On June 21, 2022, President Biden signed into law the Bankruptcy Threshold Adjustment and Technical Corrections Act (“Act”). As indicated by its name, the Act addressed certain bankruptcy dollar threshold amounts, as well as some highly technical corrections to the Bankruptcy Code and related legislation governing the Bankruptcy Trustee system.
The Act was introduced into the Senate on March 14, 2022, by Senator Charles Grassley (R- Iowa). Senators Richard J. Durbin (D-IL), Senator Sheldon Whitehouse (D-RI) and Senator John Cornyn (R-TX) co-sponsored the legislation. On April 7, 2022, the Act (as amended in the Senate) passed the Senate via unanimous consent, and on June 7, 2022, the House of Representatives passed corresponding legislation with wide bipartisan support (392-21).
Prior to the introduction of the Act in Congress, Mark Power and Joseph Orbach, partners in the firm’s Financial Restructuring and Bankruptcy group, published an article in the February issue of American Bankruptcy Institute Journal titled Not So Technical: A Flaw in the Cares Act’s Correction to “Small Business Debtor.” The article focused on a flaw they identified in the way Congress had drafted exclusions to the definition of “small business debtor”. In the article, Mark and Joe proposed specific language that they advocated Congress should adopt to amend the Bankruptcy Code in order to fix this flaw.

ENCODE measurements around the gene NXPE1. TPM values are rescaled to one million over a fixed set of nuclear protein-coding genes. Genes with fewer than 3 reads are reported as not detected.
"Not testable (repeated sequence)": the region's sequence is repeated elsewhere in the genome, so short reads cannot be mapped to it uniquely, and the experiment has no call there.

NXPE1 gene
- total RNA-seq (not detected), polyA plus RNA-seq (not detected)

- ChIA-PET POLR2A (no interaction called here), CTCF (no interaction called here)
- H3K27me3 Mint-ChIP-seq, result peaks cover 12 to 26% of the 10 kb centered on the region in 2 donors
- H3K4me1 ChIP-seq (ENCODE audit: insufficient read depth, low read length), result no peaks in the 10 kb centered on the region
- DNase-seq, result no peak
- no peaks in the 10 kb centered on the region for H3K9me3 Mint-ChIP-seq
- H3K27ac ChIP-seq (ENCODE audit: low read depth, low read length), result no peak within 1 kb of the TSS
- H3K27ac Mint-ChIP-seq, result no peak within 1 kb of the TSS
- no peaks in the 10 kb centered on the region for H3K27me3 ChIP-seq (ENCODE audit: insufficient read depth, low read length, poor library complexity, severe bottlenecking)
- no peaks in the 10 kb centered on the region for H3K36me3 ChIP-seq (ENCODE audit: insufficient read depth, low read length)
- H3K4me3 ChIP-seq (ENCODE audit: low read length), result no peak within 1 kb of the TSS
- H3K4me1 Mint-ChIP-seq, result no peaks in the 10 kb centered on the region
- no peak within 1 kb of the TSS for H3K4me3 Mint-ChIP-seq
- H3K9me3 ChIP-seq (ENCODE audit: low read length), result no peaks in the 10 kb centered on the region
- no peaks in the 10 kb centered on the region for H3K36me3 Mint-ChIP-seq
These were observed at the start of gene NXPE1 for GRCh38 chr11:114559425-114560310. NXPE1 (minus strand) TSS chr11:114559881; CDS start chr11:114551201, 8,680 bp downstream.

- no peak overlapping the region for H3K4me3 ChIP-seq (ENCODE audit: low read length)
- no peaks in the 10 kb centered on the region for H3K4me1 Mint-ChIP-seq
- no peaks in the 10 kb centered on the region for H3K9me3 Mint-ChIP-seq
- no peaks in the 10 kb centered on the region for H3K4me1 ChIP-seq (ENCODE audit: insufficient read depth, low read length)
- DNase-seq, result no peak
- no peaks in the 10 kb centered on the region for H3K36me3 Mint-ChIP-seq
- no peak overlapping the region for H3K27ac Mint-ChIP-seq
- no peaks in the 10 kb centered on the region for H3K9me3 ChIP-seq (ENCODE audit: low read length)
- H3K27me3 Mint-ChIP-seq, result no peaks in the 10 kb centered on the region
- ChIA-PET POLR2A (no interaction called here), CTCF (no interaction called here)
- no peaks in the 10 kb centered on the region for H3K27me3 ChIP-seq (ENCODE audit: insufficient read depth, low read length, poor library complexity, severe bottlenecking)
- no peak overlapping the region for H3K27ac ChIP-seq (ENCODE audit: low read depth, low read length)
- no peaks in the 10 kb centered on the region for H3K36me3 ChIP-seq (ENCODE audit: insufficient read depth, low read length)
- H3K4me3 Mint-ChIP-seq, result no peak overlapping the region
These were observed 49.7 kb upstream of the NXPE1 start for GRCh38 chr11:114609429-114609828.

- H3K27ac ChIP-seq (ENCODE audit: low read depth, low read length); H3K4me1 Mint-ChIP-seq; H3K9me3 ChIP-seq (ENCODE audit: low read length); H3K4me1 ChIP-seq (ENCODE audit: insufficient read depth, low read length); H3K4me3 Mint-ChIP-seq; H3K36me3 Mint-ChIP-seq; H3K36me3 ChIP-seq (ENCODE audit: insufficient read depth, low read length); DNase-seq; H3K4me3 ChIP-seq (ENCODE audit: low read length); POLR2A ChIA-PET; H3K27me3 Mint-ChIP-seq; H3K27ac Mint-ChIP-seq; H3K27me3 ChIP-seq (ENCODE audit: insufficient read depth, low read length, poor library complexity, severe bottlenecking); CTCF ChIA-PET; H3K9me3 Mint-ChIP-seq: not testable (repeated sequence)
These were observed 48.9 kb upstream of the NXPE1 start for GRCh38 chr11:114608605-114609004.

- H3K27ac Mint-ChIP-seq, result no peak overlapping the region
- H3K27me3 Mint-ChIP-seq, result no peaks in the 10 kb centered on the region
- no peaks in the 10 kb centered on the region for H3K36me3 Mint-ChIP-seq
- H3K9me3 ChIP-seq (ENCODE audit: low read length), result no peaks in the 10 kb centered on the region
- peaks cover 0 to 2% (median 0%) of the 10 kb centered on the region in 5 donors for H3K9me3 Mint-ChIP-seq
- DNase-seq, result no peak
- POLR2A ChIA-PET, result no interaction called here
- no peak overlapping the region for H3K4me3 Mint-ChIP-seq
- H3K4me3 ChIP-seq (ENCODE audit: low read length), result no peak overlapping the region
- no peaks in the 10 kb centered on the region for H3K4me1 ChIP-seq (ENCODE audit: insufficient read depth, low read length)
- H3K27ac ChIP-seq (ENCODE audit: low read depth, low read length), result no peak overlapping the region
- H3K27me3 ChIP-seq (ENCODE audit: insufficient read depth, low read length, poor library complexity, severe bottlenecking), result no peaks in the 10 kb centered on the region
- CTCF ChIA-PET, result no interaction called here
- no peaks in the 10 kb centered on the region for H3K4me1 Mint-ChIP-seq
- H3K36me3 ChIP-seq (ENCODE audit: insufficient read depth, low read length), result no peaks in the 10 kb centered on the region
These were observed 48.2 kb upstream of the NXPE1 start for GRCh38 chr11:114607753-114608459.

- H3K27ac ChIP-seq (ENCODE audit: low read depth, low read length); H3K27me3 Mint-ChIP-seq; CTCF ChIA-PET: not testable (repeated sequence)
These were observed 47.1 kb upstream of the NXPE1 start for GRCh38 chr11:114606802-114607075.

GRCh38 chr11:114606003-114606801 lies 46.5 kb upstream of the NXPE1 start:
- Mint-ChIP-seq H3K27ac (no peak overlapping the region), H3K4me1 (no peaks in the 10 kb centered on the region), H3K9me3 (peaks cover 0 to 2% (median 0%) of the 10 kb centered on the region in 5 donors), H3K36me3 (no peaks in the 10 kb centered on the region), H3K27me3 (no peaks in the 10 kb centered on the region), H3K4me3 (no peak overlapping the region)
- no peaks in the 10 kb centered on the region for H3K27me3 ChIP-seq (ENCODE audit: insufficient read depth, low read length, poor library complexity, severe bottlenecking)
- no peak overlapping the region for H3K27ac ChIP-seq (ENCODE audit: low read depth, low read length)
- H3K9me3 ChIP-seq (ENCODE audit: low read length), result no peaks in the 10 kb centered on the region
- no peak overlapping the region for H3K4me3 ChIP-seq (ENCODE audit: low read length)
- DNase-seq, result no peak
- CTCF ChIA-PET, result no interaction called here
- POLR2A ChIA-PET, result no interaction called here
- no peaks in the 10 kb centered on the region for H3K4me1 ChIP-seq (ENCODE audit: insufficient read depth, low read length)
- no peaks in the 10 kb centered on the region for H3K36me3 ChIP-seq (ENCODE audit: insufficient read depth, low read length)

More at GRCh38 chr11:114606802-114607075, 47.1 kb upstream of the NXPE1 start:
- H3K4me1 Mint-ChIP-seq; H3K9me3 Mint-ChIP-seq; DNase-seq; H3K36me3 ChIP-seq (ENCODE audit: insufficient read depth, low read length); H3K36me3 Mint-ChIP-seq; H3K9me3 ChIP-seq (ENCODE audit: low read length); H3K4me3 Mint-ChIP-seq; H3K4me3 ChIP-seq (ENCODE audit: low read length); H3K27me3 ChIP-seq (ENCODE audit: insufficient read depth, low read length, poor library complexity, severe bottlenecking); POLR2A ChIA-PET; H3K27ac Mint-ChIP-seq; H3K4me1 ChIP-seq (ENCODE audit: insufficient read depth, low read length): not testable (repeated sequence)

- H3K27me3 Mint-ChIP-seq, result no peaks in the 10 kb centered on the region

The issue went from abstract to real world a few months later in a written opinion issued by a Bankruptcy Judge in the Central District of California on April 28, 2022. The authors examined this decision in detail in a blogpost on the firm’s credit report blog. The opinion was the first reported decision addressing the highly technical flaw that was identified by Mark and Joe, and the decision discussed their ABI article in detail.
As a result of the Act making the technical corrections to the Bankruptcy Code first suggested by Mark and Joe, Congress has now corrected a flaw, which will allow potentially significantly more debtors to utilize Subchapter V of the Bankruptcy Code to reorganize.
Thompson Coburn attorneys continue to be at the forefront of shaping and developing many areas of the law, including the highly technical aspects of the recent amendment to the Bankruptcy Code.
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